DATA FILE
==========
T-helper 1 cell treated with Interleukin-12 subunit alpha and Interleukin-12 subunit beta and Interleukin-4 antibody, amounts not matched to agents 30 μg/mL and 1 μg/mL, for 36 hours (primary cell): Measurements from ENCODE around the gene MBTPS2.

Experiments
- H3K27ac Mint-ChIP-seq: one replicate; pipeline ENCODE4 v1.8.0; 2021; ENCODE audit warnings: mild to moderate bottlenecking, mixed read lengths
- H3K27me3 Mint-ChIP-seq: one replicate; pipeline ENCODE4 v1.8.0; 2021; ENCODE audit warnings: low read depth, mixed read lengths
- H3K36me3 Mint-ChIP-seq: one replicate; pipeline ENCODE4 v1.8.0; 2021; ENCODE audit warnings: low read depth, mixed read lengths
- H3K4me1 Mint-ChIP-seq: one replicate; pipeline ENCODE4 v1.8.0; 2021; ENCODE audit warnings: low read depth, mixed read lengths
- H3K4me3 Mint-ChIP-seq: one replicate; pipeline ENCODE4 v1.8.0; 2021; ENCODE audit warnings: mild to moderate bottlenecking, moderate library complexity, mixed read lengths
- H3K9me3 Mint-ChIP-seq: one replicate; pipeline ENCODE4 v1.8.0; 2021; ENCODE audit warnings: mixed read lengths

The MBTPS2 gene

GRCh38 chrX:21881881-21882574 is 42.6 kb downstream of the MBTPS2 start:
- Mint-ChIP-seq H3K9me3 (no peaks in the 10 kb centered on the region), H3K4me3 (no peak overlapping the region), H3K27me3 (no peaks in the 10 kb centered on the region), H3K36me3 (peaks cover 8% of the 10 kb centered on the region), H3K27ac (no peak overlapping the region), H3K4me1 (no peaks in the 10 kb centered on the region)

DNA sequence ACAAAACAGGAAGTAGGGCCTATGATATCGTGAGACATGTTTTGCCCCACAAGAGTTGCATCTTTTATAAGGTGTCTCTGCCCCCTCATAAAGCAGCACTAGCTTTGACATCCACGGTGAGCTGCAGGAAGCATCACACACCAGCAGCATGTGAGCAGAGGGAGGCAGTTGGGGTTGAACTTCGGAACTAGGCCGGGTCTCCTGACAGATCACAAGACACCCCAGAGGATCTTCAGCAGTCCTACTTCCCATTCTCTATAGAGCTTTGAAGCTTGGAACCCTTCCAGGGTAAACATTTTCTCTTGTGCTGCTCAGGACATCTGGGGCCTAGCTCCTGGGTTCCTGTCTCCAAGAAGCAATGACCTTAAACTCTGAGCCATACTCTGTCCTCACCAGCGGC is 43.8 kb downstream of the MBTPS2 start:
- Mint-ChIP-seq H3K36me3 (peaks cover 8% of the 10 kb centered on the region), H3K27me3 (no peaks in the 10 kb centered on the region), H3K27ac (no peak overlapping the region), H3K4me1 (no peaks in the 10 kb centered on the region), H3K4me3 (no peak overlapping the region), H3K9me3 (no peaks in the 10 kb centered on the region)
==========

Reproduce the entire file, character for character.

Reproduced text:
T-helper 1 cell treated with Interleukin-12 subunit alpha and Interleukin-12 subunit beta and Interleukin-4 antibody, amounts not matched to agents 30 μg/mL and 1 μg/mL, for 36 hours (primary cell): Measurements from ENCODE around the gene MBTPS2.

Experiments
- H3K27ac Mint-ChIP-seq: one replicate; pipeline ENCODE4 v1.8.0; 2021; ENCODE audit warnings: mild to moderate bottlenecking, mixed read lengths
- H3K27me3 Mint-ChIP-seq: one replicate; pipeline ENCODE4 v1.8.0; 2021; ENCODE audit warnings: low read depth, mixed read lengths
- H3K36me3 Mint-ChIP-seq: one replicate; pipeline ENCODE4 v1.8.0; 2021; ENCODE audit warnings: low read depth, mixed read lengths
- H3K4me1 Mint-ChIP-seq: one replicate; pipeline ENCODE4 v1.8.0; 2021; ENCODE audit warnings: low read depth, mixed read lengths
- H3K4me3 Mint-ChIP-seq: one replicate; pipeline ENCODE4 v1.8.0; 2021; ENCODE audit warnings: mild to moderate bottlenecking, moderate library complexity, mixed read lengths
- H3K9me3 Mint-ChIP-seq: one replicate; pipeline ENCODE4 v1.8.0; 2021; ENCODE audit warnings: mixed read lengths

The MBTPS2 gene

GRCh38 chrX:21881881-21882574 is 42.6 kb downstream of the MBTPS2 start:
- Mint-ChIP-seq H3K9me3 (no peaks in the 10 kb centered on the region), H3K4me3 (no peak overlapping the region), H3K27me3 (no peaks in the 10 kb centered on the region), H3K36me3 (peaks cover 8% of the 10 kb centered on the region), H3K27ac (no peak overlapping the region), H3K4me1 (no peaks in the 10 kb centered on the region)

DNA sequence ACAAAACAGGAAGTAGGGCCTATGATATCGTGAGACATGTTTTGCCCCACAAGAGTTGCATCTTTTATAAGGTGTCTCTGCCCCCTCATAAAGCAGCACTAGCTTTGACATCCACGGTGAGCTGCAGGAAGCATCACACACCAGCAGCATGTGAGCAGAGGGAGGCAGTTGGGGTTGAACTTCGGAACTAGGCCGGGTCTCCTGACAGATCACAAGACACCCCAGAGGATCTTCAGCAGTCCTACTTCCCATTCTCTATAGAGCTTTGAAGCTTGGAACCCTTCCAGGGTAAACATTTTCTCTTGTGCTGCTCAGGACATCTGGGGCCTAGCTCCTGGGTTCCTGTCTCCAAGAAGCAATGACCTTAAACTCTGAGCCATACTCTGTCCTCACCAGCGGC is 43.8 kb downstream of the MBTPS2 start:
- Mint-ChIP-seq H3K36me3 (peaks cover 8% of the 10 kb centered on the region), H3K27me3 (no peaks in the 10 kb centered on the region), H3K27ac (no peak overlapping the region), H3K4me1 (no peaks in the 10 kb centered on the region), H3K4me3 (no peak overlapping the region), H3K9me3 (no peaks in the 10 kb centered on the region)